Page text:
Arrrgh, I have the perfect picture of the current torture device I must wear 'round my ankle right now, but I cannot upload it from my otherwise trusty Droid. Suffice it to say it has unceremoniously been dubbed Das Boot because, honestly, it isn't really helping me out pain-wise right now. What I CAN say is that I am 38 years young and I have possibly learned some lessons.
1. Even though my brain pretty much thinks I'm 25, or 21 on my best days, it reverted back to my preteen self the second I walked into the skating rink with my son for his school's skate party last night. I was never a roller queen as a kid, but I did enjoy it. I strapped those rental skates on with some relish, helped the little guy get his on, and we gamely stumbled into the carpeted area surrounding the huge, flat oval. He headed for the kiddie rink while I took a few turns around the big one, turns that weren't half bad considering I hadn't been near a rink in a couple of decades. The trouble began when I got back on that loud carpet to get the kiddo.
2. My powers of denial are something to behold. Truly. Put mine up against any current GOP presidential wannabes and I'd leave 'em all in the dust. Ankles already weakened from some trips 'round the concrete floor, plus even greater crowds of stumbling kids to avoid, plus having to make sure a stumbling little guy was staying intact led to my falling on my butt and trying to cushion the fall with my right elbow. My right foot was also not feeling so good. I carefully removed my skates right there, made it to the picnic table where I'd stashed our shoes, struck up a conversation with the parents of a new kid in my son's class, and asked them if they could get me some ice for my ankle. The elbow wasn't doing as bad at the time, but boy did that change. Dan was at a band practice near the lakefront, so it was just me and the little guy in Metairie. Don't even ask how I made it to Touro's ER. I'd probably have admitted even then, with the pain finally getting to me, that sheer denial that the swollen ankle could be more than a sprain, but hey, let's get it checked out for kicks was stronger than anything else getting me to a doctor last night.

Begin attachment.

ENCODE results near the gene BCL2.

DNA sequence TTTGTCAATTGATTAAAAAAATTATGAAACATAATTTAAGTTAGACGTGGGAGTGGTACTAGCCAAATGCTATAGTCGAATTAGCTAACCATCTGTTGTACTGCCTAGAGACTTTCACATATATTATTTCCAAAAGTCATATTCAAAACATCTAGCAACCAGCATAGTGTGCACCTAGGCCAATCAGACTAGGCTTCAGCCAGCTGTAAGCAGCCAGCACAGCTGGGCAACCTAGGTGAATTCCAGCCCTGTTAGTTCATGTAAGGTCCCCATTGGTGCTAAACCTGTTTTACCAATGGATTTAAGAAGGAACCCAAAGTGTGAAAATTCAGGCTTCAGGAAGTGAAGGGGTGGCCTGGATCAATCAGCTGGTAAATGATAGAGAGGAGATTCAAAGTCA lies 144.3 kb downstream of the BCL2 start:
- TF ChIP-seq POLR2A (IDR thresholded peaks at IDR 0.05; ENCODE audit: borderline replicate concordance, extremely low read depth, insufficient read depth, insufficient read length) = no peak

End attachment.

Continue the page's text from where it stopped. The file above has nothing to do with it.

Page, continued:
3. ERs ain't nothing but elaborate reassurance machines, a reality I've only really had to face in relation to the little guy's care up to this point. The most the X-rays got me were crutches, Das Boot, and a Vicodin prescription Dan didn't think he could refill unless I was at our local pharmacy in person doing it, so I haven't had much more than a couple of ineffective Percocets until this afternoon. Putting me on crutches with this bum elbow is kinda ridiculous right now, but ERs are not known for expert interpretations of X-rays. Plus, I live on the second floor of a grand ol' New Orleans home with high ceilings, a house that is already four feet off the ground to begin with. Don't ask me how I got up 24 steps with a broken bone in my ankle and possibly a broken one in my elbow. "Possibly?" you're asking. I couldn't get in to see the orthopedist referred to me until tomorrow. Until then, I've gotta struggle. A good first step on the road to using my left hand more is, apparently, using chopsticks. Thanks for these lessons, Touro ER.
Ultimate moral? If you're old and decide to roller skate, wear pads. I talked about my dreams and fears about becoming a Big Easy Rollergirl to Dan in the ER waiting room, among them that I'd become injured and it'd throw the household out of whack because my primary responsibility is the care of the little guy, and he said, "Well, here's your biggest fear realized. Is it really so bad? Besides, roller derby's great exercise. You should go for it." He was dead serious. No idea if he'd fallen on his head on the way to helping me into the ER.
Then again...they say a broken bone becomes stronger after it's healed...and I wasn't wearing pads...oh, somebody stop me before I try out for the BERG!